The Story of (the Other) Bruce and the Spider

I would have been about seven or eight when I first heard the story of Robert the Bruce and the spider. I remember I was at Whitehall Primary School at the time and that I was very upset and frustrated about something, but the name of the teacher who told it to me and the reason for her telling it have long since passed from memory. I vividly recall, however, sitting next to her in a cloakroom full of coats and boots while she told me “a story about another Bruce.”

The story went something like this:

It has stayed with me throughout my life. Only now, as I continue to struggle through this running slump, I see it a little differently.

It’s not simply a story with a trite, moralistic ending about picking yourself up after failure. It’s not simply a story about perseverance.

It’s a story about showing up. It’s a story about doing. Doing when no one is watching and when no one really cares whether you do or whether you don’t. About doing something–anything–rather than nothing.

I don’t mean to sound pessimistic. On the contrary, since my last blog, things have actually started to turn around. Though by “turn around,” I don’t mean I am getting any faster. Or stronger. Or lighter. No, by “turn around,” I mean that, after almost three months, those runs where I have exerted far too much effort for little or no return have finally ended.

That’s it. Nothing earth-shattering. No big breakthroughs. No grand epiphanies. No 8 min./miles. Not even an inkling as to whether I will hit my BQ time now or at any time in the future. Just a day-to-day attempt to maintain and not take any steps backwards.

Less than two weeks to go to the Syracuse Half Marathon. Less than five weeks to the New Jersey Marathon, and I’ve made it as far as “It doesn’t suck.”

So this is not a story about building the perfect spider web. God forbid, it’s not about finding the strength and courage to crush your enemies (especially if they happen to be English!). It’s not even a story about overcoming adversity to cross a finish line and drape a medal around your neck.

It’s just a story about heading out the door on a cold, rainy March evening and persuading your body to go hard for ten miles when there is no one holding a gun to your head and when you have no idea when, or even if, the hard work you’re doing is going to pay off.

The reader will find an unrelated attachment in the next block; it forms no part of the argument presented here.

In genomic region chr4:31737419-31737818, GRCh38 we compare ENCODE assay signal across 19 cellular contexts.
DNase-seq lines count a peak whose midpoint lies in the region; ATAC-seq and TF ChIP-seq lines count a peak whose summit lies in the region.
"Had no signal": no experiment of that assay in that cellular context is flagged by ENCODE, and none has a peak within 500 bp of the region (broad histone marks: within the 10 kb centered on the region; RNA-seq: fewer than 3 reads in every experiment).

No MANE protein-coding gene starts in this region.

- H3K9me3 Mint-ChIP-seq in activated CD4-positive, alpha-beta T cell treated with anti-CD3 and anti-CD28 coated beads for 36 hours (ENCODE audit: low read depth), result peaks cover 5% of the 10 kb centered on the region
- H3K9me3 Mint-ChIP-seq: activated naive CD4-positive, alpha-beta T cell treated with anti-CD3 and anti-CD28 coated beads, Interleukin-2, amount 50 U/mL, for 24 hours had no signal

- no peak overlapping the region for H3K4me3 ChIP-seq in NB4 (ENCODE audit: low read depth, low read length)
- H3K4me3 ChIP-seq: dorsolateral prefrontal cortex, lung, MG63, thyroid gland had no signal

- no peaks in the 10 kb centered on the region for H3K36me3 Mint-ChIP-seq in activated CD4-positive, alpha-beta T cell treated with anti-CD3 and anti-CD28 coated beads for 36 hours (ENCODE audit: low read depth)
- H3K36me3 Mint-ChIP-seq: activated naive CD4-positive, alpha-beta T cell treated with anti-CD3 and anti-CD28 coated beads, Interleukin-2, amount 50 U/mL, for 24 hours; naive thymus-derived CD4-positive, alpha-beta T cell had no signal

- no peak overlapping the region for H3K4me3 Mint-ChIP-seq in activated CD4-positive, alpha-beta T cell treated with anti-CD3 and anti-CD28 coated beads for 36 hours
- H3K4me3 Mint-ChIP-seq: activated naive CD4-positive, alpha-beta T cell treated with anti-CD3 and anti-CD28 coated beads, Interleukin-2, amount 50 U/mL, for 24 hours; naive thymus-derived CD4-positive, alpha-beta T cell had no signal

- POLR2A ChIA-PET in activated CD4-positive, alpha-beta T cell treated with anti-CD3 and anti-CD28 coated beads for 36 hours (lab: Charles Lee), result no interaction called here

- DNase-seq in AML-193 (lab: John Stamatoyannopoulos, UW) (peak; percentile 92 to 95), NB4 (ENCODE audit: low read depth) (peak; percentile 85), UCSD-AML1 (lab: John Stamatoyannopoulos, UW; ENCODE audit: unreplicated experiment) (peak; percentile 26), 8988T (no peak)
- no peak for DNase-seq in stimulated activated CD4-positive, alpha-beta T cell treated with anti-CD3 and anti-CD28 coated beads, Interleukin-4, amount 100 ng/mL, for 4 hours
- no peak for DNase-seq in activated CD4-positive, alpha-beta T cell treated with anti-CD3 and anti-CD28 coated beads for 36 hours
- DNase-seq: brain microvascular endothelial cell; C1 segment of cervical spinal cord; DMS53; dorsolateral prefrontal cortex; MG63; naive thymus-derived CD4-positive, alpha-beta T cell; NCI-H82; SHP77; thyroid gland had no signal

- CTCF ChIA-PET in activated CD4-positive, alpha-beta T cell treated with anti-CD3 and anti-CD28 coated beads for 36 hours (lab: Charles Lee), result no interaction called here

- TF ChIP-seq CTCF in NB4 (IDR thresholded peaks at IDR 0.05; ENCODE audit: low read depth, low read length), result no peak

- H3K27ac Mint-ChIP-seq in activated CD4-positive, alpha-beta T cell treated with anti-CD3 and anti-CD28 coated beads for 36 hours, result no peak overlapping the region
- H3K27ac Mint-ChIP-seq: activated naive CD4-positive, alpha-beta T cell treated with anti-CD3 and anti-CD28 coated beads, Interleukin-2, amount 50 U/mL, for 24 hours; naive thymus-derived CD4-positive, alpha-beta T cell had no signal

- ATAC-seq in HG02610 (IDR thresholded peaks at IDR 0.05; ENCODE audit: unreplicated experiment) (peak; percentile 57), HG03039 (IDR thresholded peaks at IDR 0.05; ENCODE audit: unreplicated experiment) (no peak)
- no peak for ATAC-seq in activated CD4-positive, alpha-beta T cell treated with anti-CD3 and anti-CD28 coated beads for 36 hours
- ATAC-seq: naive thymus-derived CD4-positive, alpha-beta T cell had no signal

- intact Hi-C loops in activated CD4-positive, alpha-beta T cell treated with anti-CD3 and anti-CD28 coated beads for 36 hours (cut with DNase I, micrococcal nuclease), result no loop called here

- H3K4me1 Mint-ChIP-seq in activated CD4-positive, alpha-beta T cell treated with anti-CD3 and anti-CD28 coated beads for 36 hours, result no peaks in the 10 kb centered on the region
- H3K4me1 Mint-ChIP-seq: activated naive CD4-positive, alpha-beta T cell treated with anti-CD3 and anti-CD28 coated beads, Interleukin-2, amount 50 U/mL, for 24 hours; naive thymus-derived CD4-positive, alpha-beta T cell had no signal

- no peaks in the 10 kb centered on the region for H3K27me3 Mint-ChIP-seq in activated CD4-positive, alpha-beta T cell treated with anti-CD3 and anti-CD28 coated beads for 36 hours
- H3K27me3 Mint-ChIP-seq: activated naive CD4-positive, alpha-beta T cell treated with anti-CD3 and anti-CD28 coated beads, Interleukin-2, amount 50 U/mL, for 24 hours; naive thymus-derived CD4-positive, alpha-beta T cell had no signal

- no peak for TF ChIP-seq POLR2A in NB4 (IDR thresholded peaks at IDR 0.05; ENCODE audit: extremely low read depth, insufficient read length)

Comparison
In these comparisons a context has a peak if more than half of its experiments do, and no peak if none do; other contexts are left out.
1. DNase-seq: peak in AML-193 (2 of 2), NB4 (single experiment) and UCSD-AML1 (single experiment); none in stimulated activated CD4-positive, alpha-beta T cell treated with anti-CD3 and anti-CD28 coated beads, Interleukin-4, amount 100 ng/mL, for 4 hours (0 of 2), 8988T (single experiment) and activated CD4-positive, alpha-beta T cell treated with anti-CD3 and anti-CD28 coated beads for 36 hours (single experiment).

POSTSCRIPT: Just before posting this, I completed a ten-mile tempo run in 1:23:06. That’s an 8:16 pace, fast enough for me to qualify for Boston. It didn’t suck. Go figure.

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About Bruce Pegg

I write about running, music and spirituality.
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3 Responses to The Story of (the Other) Bruce and the Spider

  1. Danny Holmes says:

    I said “Hey”… (hey)….”You”… (you)
    Get off a my Beach!
    Certainly brother Bruce you remember that ol’ Stones tune!
    I had let go of live performance and making a living with music for 15 years after a number of “close” no cigar moments. I , however, did not stop writing. 😎
    I have recently began performing again and do not claim any past success, beginning again at a face value arena. How refreshing to just DO IT! Use your gifts, for yourself, for others and remember, the T-REX ‘S arms are too short to pat himself on his back! One is “in on it” and “part of it”, like nature.
    I am so in agreement my ol’ friend, whom shared with me at Little Bit O’ Magic”. Hit me in private a holmesmademusic1@gmail.com.
    Peace brother,
    Holmes

    Like

    • Bruce Pegg says:

      Danny! What a great surprise to hear from you, my old comrade in arms! If anyone knows about just “doing it” and surviving the fickle fortunes of fate, it’s you my friend. I’m so glad to hear you’re up-and-at-’em again. You always had more talent in your little pinkie than most people have in their whole bodies, and I am beyond thrilled you are once again sharing it with the rest of us. I can’t wait to see/hear where you’re going to take it, and if there’s ever a time and place where you would be willing and/or able to share a little of that “magic” with me again, I would be honored. Keep on keepin’ on, brother!

      Like

  2. Pingback: Boilermaker 2016, or The End of the Streak | Bruce Pegg

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